Saudi Arabia’s links with Israel will remain under-the-radar unless a peace deal is achieved between Israel and the Palestinians, according to a UK-Israel think-tank.

In a report by BICOM, published this week, analysts say the Saudis could support the Palestinian leadership and offer an incentive to the Israelis to forge an agreement, but that this issue is not a top Saudi priority.

The kingdom, now effectively led by 33-year old Crown Prince Mohammed bin Salman, commonly known as MBS, has by far the world’s biggest supplies of oil, and has recently launched a series of liberalising reforms, as it seeks to move away from fossil fuels and assert itself in the region.

The BICOM report says that Saudi royals “share an interest” in Jerusalem and in an Israeli-Palestinian agreement, and want to marginalise Islamist groups like Hamas and Iranian proxies like Hezbollah, in order “to maintain legitimacy among their own public and across the Islamic world”.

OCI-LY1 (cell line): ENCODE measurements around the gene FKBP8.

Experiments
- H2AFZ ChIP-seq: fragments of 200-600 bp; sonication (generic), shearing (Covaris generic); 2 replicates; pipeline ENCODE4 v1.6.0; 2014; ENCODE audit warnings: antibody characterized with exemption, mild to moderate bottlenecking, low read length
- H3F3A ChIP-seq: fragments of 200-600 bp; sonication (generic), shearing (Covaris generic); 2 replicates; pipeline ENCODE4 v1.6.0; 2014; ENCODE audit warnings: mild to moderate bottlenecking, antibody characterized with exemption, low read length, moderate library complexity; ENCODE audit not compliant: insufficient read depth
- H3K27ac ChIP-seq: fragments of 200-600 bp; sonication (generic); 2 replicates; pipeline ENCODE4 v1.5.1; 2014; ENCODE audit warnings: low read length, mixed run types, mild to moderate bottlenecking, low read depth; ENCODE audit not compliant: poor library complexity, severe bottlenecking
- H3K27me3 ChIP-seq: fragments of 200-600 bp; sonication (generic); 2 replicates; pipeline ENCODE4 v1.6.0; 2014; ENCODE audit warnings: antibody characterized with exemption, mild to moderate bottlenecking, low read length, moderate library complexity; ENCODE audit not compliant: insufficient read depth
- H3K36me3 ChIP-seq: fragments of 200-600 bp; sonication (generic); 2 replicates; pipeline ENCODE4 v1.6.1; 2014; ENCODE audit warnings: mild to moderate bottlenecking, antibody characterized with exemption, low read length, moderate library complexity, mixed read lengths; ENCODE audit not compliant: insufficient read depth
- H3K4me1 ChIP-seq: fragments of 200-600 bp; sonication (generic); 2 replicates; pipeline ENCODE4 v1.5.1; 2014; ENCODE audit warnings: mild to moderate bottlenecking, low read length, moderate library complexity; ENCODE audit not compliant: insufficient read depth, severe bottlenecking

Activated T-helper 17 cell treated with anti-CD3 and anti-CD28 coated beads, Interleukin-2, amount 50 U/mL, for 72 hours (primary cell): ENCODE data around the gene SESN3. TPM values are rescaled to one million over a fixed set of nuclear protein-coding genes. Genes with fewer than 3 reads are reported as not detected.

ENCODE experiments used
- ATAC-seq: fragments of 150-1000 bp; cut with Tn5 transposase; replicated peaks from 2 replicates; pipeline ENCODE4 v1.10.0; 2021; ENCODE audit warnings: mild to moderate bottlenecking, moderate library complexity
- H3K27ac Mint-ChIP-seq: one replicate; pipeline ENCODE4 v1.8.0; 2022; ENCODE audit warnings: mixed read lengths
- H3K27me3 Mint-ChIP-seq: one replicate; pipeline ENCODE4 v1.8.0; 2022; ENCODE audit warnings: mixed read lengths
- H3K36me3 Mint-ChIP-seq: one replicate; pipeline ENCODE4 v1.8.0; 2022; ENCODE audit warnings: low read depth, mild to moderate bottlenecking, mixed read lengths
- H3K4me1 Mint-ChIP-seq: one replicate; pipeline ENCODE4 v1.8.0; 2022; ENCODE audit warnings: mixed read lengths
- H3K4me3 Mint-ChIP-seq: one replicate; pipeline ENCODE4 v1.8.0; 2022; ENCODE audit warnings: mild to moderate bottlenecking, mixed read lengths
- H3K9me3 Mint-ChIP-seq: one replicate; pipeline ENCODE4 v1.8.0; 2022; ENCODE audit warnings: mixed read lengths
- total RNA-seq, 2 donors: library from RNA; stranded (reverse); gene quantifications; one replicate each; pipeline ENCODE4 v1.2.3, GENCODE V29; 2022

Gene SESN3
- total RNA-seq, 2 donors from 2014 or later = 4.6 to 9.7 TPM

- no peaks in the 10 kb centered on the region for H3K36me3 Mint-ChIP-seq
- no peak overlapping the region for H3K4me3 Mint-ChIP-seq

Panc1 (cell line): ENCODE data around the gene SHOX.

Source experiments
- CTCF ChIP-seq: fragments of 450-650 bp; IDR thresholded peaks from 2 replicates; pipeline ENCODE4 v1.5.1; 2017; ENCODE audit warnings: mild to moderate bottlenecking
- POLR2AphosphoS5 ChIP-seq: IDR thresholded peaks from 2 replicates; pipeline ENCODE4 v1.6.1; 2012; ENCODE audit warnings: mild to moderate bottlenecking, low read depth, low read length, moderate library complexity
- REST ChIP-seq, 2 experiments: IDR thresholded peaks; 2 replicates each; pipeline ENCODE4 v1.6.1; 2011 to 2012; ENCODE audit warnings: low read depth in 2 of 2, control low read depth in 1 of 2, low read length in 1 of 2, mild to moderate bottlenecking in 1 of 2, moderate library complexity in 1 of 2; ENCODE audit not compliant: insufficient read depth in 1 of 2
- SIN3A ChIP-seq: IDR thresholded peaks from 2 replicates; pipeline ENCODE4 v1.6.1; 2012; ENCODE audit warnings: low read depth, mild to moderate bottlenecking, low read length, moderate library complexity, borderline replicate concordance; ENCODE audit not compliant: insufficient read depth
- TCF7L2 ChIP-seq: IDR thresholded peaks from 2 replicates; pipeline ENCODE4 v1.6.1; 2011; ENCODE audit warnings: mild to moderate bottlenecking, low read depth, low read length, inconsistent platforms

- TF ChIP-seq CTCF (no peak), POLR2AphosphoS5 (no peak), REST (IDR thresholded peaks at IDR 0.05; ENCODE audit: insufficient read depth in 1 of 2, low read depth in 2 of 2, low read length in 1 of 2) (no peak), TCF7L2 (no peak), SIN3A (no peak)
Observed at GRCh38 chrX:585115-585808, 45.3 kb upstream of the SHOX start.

But the authors also acknowledge that Saudi Arabia’s recent and unsuccessful military involvement in Yemen and Syria, together with its need to reform and its ongoing proxy war with Iran, means that an Israeli-Palestinian deal is not high on Riyadh’s to-do list.

“The Israeli-Palestinian arena, with highs risks and low chances of reward, is not a Saudi priority,” say the authors of the report titled ‘Transform or Bust: Implications of the Saudi Revolution.’

They say common Israeli-Saudi interests such as an antipathy toward Iran overlap “only to a point,” adding that “without progress on the Palestinian issue Saudi-Israeli cooperation will remain covert and limited”.

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